Objectives and Key Results (OKR) is a very popular goal system that was introduced and popularized by Andrew Grove when he was with Intel. Since then, a lot of brands like Google have taken up the approach and implemented it highly successfully. You can find experts in most industries advocating OKR and singing its praises.
OKRs generally comprise two elements – an objective, which is the goal you want to achieve, and a couple of key results, which are measurable results or criteria that can help track the success of the goal-achievement process.
An OKR cycle is defined as a set of processes you go through to make an objective, set key results, and achieve them. The quality and effectiveness of your OKR cycle directly translate into how successful the process actually was.
Let’s dive deeper.
Many organizations follow the OKR goal-setting framework. However, do all of them succeed with it? Unfortunately, no!
Some organizations have humongous aspirations when they introduce OKRs to their employees. The zeal quickly fades off though, when they don’t see the results they had envisioned. Other organizations make a big deal while setting objectives but don’t follow these through and don’t track them until the end. In the OKR retrospective, every step of goal setting and achieving is essential and needs to be monitored. The lack of this is why many such frameworks fail.
According to experts, there can be four failure patterns when it comes to OKR goal setting.
Now, this is something that most organizations do in the very beginning. The objectives may be unachievable and the key results unrealistic. Some organizations start treating OKRs like they are to-do-lists. Other organizations may give employees too little time to achieve these objectives. In some cases, the objectives may not add any value to the organization or the people there.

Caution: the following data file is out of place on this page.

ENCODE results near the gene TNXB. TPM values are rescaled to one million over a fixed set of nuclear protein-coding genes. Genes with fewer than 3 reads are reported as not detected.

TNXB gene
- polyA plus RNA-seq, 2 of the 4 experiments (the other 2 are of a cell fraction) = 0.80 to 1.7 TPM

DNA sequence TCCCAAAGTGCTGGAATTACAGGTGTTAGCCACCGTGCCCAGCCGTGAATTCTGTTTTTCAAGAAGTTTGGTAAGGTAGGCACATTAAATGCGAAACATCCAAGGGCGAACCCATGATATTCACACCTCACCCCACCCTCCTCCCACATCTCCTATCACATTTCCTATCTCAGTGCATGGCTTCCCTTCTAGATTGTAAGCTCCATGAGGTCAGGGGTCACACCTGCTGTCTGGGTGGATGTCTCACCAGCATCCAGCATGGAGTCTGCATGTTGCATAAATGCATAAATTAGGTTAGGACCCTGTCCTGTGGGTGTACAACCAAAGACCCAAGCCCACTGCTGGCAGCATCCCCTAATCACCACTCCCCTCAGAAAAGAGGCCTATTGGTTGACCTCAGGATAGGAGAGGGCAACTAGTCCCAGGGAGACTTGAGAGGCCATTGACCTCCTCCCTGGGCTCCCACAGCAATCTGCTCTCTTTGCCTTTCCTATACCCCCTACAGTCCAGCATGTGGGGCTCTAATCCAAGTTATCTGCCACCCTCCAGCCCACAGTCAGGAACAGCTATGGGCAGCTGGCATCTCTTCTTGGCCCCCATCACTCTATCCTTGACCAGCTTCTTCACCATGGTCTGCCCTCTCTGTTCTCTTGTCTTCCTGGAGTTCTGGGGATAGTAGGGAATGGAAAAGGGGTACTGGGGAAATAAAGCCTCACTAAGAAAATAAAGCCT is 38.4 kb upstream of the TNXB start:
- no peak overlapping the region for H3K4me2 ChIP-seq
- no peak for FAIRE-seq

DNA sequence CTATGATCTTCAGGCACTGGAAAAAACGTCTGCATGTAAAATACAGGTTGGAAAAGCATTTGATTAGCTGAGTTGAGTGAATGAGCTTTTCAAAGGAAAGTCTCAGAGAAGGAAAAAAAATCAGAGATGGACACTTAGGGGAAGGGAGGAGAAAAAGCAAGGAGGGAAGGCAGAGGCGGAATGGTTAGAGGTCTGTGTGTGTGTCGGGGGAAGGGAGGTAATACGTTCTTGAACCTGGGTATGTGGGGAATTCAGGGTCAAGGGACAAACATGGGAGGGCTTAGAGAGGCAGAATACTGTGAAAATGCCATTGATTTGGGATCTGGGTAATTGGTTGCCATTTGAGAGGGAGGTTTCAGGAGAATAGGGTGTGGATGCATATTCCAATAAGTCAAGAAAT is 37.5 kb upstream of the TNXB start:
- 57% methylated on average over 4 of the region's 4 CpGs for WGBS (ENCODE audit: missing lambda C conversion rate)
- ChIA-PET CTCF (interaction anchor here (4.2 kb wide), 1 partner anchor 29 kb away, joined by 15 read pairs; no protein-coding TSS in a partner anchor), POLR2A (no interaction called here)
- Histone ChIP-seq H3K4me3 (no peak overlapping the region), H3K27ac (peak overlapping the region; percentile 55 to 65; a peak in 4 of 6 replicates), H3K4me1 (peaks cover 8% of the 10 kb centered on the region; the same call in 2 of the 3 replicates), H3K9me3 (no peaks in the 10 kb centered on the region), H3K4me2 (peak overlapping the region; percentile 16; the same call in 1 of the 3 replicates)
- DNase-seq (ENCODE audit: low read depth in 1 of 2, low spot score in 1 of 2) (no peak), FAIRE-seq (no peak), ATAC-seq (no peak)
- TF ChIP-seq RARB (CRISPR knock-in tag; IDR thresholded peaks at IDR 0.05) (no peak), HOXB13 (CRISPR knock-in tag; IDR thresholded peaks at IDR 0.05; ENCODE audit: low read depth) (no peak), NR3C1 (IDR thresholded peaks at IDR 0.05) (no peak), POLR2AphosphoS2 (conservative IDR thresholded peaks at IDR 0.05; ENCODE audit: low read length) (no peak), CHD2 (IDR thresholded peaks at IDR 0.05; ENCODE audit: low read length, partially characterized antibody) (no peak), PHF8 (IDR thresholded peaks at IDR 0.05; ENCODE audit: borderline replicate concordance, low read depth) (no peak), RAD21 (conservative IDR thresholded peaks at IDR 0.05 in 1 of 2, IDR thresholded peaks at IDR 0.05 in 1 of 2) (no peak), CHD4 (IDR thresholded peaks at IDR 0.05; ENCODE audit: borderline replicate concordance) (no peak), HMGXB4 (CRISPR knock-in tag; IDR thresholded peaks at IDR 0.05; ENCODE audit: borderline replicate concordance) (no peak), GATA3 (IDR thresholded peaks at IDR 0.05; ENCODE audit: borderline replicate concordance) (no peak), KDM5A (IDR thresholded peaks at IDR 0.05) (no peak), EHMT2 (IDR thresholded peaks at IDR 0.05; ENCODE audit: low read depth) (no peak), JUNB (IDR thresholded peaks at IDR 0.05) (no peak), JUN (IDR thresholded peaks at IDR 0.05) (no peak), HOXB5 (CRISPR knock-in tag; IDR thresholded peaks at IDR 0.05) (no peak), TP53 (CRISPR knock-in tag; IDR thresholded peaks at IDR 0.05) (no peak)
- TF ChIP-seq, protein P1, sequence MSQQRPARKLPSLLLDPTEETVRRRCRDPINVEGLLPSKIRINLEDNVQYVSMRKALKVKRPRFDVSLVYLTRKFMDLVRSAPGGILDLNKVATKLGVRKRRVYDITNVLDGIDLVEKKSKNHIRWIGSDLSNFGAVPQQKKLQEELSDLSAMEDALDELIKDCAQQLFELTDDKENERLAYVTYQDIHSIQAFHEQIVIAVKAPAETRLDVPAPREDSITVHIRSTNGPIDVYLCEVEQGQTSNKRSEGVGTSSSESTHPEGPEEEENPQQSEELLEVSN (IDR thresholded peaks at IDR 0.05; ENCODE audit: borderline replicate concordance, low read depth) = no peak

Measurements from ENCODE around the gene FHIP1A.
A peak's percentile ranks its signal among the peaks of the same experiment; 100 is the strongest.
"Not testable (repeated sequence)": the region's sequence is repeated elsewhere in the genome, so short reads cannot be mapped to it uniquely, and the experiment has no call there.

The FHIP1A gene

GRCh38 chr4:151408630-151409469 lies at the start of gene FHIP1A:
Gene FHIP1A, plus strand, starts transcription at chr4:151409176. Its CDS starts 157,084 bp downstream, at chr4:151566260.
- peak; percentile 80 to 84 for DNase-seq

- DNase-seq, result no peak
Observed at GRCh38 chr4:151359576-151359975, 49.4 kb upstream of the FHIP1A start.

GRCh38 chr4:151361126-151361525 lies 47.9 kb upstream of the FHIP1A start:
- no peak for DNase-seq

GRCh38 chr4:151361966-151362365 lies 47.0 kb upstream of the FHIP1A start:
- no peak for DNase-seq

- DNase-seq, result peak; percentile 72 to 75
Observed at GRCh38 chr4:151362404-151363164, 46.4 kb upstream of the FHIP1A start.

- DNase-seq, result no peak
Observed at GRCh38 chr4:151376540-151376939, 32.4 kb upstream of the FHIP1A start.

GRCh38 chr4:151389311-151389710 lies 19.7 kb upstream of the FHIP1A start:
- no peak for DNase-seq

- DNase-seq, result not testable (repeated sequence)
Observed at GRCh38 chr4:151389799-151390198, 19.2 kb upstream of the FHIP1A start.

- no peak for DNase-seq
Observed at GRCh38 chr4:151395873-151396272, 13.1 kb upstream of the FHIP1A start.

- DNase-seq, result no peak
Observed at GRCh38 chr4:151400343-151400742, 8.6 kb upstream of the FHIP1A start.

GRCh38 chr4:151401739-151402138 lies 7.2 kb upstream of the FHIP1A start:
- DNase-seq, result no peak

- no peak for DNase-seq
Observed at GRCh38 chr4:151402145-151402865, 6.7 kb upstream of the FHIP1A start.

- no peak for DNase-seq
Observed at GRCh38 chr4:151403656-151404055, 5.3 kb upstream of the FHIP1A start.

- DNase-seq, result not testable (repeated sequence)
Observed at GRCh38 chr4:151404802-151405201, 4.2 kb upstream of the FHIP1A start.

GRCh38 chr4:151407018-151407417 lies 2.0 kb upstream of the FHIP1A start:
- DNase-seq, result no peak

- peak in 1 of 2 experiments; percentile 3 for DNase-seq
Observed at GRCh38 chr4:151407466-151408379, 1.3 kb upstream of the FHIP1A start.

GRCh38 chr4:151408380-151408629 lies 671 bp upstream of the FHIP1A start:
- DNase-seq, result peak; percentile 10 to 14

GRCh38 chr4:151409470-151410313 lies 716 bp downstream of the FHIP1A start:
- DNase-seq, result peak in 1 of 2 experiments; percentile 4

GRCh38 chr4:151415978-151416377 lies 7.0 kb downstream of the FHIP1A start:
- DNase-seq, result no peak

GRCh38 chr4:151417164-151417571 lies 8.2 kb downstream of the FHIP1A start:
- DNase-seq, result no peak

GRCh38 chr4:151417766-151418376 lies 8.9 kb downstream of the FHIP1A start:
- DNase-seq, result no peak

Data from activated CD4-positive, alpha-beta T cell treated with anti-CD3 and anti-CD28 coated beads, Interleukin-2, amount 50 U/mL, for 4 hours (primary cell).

Do you see the pattern? A typical OKR cycle includes setting the right OKRs first, for it to work.
Now, this is something that can lead to destructive results and the complete opposite results of what was wanted in the first place. Let’s say two teams are working towards setting OKRs. One team decides to focus on increasing sales, while the other team focuses on creating better work-life balance and improving the mental health of individuals.
Do you see how these two can completely contradict one another? The OKR cycle of both these teams will pull in different directions, leading to a complete breakdown.
You could have set extremely well-thought-out objectives and key results. However, if the management and team do not follow these through, they are not going to be of any use.
This is a common problem in companies that are over-enthusiastic. Experts recommend setting 3-5 objectives per team/quarter. If one of the objectives is very complex or time-consuming, you should reduce the number of objectives.
When you set too many targets, the employee’s focus is going to be all over the place, not achieving anything solid.